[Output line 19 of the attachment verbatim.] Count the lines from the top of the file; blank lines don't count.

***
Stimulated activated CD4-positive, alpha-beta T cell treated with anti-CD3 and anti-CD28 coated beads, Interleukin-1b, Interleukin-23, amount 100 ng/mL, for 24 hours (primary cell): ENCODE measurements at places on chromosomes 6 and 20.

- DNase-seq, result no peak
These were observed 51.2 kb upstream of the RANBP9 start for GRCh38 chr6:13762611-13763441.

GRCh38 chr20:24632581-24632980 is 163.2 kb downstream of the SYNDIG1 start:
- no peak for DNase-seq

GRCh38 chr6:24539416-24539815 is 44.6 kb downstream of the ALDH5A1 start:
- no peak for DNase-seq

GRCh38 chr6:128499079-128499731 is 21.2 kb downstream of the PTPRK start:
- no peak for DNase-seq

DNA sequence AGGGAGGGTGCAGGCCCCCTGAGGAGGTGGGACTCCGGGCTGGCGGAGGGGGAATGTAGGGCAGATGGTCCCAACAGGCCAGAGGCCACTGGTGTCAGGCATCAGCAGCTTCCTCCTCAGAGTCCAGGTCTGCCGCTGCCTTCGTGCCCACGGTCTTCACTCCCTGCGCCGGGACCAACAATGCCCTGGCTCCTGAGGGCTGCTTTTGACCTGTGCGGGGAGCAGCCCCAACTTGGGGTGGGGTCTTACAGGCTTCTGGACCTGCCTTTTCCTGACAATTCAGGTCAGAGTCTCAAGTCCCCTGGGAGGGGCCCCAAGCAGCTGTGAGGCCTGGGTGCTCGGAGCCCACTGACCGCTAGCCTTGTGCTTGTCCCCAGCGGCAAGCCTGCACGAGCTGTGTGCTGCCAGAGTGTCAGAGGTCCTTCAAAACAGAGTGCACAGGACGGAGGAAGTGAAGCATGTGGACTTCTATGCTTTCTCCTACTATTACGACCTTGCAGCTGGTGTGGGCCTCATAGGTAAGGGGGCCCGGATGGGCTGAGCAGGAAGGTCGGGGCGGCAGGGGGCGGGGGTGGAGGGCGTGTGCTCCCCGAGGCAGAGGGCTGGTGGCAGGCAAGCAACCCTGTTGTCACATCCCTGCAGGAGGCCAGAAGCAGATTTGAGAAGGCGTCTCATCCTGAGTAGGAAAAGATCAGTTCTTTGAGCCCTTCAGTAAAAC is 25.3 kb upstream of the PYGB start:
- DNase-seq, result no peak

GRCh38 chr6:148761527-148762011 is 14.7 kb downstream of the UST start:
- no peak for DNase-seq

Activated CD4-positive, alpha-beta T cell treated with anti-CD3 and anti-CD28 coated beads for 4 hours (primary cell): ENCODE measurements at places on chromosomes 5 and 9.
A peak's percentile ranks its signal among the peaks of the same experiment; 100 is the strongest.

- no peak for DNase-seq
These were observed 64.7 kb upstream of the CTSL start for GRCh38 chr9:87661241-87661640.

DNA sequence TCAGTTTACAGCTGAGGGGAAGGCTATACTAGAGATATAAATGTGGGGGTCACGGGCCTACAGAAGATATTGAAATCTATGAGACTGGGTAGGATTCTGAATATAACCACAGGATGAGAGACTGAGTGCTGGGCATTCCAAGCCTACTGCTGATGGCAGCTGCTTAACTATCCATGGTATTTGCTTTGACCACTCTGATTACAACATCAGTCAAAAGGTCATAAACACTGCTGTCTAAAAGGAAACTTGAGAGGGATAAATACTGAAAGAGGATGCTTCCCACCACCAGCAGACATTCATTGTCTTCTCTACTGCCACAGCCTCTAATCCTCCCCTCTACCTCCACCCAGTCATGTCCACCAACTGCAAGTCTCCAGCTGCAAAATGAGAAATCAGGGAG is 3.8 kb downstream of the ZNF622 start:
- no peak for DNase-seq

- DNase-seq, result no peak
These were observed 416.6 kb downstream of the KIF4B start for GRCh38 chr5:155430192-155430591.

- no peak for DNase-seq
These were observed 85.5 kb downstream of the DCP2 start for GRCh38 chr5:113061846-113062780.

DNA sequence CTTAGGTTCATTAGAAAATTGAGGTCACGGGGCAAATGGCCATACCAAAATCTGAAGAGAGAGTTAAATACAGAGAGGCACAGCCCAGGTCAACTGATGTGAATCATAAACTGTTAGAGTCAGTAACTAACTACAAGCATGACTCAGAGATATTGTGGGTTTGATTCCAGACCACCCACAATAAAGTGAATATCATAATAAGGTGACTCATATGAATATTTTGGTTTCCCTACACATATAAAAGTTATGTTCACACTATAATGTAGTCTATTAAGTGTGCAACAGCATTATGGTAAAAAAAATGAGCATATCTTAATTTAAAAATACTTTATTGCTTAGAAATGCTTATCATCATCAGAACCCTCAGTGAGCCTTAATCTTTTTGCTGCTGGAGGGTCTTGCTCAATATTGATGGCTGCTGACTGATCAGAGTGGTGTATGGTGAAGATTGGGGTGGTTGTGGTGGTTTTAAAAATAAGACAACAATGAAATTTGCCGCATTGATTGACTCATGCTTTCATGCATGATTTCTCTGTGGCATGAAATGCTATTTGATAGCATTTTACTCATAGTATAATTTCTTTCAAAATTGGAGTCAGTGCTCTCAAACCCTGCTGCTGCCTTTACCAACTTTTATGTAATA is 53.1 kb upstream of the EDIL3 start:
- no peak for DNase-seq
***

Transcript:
- no peak for DNase-seq